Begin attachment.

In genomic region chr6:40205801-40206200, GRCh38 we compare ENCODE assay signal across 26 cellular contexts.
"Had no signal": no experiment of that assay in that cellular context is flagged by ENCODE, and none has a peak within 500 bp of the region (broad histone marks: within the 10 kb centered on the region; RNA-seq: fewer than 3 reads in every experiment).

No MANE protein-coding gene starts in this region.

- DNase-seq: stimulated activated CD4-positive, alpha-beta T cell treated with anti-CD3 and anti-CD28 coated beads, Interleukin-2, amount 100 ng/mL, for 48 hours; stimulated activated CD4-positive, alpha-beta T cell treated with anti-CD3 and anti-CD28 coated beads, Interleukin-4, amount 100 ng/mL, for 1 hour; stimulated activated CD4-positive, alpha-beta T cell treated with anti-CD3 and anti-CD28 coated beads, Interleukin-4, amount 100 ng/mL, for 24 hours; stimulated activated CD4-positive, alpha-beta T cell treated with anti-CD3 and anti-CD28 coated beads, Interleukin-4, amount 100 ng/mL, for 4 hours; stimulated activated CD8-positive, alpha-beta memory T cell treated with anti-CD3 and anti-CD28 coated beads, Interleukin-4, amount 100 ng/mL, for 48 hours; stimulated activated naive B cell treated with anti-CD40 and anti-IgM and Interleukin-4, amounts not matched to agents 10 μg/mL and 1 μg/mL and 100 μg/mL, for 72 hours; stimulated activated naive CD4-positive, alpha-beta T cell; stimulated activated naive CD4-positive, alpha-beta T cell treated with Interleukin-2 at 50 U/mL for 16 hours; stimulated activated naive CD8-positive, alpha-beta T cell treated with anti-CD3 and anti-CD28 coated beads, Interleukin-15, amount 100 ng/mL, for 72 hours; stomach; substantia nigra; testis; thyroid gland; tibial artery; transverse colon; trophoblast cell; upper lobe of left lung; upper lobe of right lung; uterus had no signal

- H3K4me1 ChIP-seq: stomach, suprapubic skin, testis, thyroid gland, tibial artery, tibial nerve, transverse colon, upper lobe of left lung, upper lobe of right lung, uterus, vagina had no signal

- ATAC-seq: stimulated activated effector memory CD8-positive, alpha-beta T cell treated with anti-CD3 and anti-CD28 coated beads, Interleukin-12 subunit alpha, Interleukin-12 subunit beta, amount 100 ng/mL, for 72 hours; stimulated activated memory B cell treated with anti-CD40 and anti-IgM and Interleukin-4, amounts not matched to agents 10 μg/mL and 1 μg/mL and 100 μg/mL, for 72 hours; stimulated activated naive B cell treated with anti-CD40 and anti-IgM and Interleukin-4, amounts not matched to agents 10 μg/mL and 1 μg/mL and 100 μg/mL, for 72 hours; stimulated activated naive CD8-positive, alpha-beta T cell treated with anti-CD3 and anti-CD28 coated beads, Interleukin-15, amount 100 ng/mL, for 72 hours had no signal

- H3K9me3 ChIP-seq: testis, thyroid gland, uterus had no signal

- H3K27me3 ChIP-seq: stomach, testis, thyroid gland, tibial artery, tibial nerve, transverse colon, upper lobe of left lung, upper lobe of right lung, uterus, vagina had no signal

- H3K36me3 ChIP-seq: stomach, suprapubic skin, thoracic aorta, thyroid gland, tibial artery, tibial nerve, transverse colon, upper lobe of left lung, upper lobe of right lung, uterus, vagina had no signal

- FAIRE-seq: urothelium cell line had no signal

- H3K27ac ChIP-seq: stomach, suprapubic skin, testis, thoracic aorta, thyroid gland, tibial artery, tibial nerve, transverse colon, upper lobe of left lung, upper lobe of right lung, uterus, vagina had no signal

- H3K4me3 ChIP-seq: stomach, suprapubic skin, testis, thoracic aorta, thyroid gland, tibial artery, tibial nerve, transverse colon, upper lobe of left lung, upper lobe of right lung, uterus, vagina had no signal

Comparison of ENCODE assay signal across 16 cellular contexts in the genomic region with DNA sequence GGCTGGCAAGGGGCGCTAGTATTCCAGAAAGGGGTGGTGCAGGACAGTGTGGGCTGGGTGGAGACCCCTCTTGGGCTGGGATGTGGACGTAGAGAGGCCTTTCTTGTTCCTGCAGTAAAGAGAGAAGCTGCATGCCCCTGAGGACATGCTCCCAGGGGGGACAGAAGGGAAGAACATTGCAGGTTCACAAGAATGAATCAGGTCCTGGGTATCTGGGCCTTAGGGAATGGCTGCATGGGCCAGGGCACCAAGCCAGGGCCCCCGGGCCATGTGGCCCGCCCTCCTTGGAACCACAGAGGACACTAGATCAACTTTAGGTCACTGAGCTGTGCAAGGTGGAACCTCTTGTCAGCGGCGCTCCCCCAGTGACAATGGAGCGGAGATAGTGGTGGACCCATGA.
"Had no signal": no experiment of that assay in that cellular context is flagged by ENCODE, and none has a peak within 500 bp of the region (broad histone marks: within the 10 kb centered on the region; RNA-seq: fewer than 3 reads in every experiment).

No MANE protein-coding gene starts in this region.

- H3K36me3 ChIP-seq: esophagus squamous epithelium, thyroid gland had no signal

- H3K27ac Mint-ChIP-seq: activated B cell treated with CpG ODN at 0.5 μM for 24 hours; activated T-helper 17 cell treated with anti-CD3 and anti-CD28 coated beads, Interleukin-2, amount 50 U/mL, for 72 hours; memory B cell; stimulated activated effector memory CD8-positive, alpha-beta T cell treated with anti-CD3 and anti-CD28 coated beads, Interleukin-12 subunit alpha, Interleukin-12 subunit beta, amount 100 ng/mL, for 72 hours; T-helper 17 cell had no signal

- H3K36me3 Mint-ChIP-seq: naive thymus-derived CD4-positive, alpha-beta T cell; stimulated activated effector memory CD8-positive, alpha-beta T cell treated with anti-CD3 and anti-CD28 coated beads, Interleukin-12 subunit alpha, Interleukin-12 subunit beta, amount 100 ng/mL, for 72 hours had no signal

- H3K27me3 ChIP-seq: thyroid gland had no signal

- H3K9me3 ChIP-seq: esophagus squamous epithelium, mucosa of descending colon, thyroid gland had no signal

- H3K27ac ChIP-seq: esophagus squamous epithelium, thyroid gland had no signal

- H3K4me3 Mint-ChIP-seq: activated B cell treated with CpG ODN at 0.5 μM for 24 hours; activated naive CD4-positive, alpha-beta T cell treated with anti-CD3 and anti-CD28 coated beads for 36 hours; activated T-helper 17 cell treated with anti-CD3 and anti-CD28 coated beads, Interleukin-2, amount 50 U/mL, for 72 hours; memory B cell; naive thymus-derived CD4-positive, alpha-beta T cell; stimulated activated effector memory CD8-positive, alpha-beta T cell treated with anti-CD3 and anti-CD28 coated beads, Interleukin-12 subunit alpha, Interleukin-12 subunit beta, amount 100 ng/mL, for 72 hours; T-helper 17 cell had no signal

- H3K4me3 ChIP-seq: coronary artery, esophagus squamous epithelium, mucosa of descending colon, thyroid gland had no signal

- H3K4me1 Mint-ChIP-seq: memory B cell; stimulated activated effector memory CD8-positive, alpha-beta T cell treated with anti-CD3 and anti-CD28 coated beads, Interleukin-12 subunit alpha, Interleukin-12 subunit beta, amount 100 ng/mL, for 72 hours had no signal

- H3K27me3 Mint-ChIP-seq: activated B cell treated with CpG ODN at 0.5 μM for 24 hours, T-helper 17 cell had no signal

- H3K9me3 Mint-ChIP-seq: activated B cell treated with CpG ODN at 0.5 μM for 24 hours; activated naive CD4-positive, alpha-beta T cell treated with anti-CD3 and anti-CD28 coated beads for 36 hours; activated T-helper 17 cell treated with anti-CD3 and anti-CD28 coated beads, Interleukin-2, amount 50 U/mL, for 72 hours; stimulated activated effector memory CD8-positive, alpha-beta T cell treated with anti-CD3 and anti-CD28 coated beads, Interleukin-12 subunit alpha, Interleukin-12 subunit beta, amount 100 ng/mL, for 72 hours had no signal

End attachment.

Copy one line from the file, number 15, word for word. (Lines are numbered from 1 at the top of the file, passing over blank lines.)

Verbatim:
No MANE protein-coding gene starts in this region.